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Publication numberUS4727018 A
Publication typeGrant
Application numberUS 06/733,316
Publication dateFeb 23, 1988
Filing dateMay 13, 1985
Priority dateMay 18, 1984
Fee statusLapsed
Also published asCA1278542C, DE3585102D1, EP0163475A2, EP0163475A3, EP0163475B1, US4886796
Publication number06733316, 733316, US 4727018 A, US 4727018A, US-A-4727018, US4727018 A, US4727018A
InventorsRonald D. Eichner, Arno Mullbacher
Original AssigneeEichner Ronald D, Arno Mullbacher, Univ Australian
Export CitationBiBTeX, EndNote, RefMan
External Links: USPTO, USPTO Assignment, Espacenet
Immunoregulation of transplantable tissue
US 4727018 A
Abstract
Donor tissue is treated prior to implantation in a recipient with a compound from the class known as epipolythiodioxopiperazines in order to prevent graft rejection.
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Claims(4)
What is claimed is:
1. A method of treating transplantable biological material to produce anti-phagocytic and immunomodulating properties comprising contacting said material with an effective amount of a compound of the general formula (1): ##STR4## alone or in association with one or more pharmaceutically acceptable carriers or diluents
wherein Ro and R1 are radicals selected from the group consisting of hydrogen, hydroxy, alkyl, alkoxy and acyloxy; R2 and R3 are radicals separately selected from the group consisting of hydrogen and alkyl; or together, represent a radical of the general formula (2): ##STR5## wherein R5, R6, R7, R8 and R9 are radicals separately selected from the group consisting of hydrogen, alkyl, hydroxy, alkoxy, sulfate, and halogen; or R2 and R3 together, represent a radical of the general formula (3): ##STR6##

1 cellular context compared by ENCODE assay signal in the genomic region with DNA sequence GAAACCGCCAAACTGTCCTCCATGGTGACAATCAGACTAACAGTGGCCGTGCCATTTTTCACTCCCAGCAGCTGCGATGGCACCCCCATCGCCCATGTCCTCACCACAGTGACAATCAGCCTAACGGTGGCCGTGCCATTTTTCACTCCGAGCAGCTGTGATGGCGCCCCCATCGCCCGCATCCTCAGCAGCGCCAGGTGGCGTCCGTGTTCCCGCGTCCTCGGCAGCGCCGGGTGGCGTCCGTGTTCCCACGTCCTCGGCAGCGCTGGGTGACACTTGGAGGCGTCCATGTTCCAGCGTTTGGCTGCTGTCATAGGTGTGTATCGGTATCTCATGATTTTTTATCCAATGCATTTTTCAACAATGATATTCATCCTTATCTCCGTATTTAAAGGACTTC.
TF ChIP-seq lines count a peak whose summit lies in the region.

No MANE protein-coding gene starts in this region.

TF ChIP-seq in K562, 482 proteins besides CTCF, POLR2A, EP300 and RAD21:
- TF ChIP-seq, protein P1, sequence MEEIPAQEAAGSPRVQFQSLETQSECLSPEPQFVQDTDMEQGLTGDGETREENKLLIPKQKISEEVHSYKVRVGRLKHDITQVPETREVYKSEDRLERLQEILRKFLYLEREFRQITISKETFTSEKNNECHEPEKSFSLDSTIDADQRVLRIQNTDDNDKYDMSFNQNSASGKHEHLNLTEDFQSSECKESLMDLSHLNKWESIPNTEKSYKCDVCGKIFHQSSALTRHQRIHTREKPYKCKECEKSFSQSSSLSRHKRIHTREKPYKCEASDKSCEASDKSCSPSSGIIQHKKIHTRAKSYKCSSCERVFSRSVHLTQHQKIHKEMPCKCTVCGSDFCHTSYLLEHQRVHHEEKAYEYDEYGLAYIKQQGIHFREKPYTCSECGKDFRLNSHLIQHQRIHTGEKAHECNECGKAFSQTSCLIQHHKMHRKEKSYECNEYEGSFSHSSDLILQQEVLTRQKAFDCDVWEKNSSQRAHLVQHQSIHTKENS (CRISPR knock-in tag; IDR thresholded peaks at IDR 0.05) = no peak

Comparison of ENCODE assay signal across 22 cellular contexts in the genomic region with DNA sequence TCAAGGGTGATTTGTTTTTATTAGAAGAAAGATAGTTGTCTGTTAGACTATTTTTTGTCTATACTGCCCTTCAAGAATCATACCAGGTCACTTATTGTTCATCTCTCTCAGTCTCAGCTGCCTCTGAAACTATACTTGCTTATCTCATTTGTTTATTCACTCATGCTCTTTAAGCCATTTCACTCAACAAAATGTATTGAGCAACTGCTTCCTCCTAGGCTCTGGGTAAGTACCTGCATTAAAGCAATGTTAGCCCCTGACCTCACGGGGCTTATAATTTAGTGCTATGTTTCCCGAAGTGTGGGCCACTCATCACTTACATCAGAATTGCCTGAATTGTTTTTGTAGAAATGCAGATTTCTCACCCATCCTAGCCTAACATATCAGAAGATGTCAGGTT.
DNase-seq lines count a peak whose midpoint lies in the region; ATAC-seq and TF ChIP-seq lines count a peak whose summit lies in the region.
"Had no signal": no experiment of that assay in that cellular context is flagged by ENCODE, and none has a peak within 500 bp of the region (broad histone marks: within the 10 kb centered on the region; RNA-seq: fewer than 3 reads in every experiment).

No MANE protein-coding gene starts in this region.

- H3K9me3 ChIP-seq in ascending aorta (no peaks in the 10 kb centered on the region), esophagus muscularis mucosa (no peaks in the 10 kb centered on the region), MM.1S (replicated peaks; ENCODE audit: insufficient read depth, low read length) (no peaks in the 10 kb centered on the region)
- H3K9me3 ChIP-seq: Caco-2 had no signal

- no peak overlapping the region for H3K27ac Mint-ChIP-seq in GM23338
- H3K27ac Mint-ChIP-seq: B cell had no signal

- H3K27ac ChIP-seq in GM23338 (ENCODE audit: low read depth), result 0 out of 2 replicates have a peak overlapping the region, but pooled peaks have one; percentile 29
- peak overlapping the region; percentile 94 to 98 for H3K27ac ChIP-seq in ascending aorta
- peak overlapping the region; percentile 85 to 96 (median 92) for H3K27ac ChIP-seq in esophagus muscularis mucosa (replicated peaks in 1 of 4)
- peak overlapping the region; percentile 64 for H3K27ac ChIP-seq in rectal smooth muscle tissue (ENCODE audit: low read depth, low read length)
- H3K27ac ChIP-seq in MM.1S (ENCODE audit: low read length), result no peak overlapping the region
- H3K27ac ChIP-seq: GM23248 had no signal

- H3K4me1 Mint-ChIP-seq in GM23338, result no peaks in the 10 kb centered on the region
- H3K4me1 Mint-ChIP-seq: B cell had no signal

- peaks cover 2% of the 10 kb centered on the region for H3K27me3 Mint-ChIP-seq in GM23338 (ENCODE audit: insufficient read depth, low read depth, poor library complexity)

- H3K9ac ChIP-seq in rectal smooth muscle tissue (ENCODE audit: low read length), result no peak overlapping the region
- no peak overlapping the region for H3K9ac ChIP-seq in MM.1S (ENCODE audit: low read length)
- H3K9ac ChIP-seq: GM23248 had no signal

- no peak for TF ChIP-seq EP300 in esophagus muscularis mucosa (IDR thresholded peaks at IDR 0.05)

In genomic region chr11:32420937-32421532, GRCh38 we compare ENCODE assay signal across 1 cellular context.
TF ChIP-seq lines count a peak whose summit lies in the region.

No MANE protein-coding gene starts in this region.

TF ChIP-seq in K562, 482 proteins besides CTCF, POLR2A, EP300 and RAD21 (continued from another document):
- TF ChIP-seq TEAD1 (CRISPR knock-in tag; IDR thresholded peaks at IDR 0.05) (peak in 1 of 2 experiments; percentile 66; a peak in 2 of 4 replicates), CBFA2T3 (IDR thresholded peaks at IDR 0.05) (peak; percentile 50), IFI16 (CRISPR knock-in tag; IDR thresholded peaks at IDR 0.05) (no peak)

2. A method of treating biological material for transplantation to a recipient, said method comprising incubating said material prior to transplantation, alone or in association with one or more pharmaceutically acceptable carrier or diluents, with an effective amount of a compound of the general formula (1).
3. A method according to claim 2, said method comprising incubating said material prior to transplantation in the presence of a compound selected from the group consisting of gliotoxin, gliotoxin-tri-sulfide, gliotoxin-tetra-sulfide, sporidesmin, 1,4-dimethyl-3,6-epidithio-2,5-dioxopiperazine and dehydrogliotoxin, or derivatives thereof as described in general formulas 2 and 3.
4. A method according to claim 1, comprising incubating said material in the presence of a compound selected from the group consisting of gliotoxin, gliotoxin-tri-sulfide, gliotoxin-tetra-sulfide, sporidesmin, 1,4-dimethyl-3, 6-epidithio-2, 5-dioxopiperazine and dehydrogliotoxin, or derivatives thereof as described in general formulas 2 and 3.
Description
BRIEF SUMMARY OF THE INVENTION

This invention relates to clinical transplantation and treatment of autoimmune diseases. The invention is directed to the identification of a class of compounds with antiphagocytic and immunomodulating properties which can prevent graft rejection of donor tissue by a recipient.

BACKGROUND TO THE INVENTION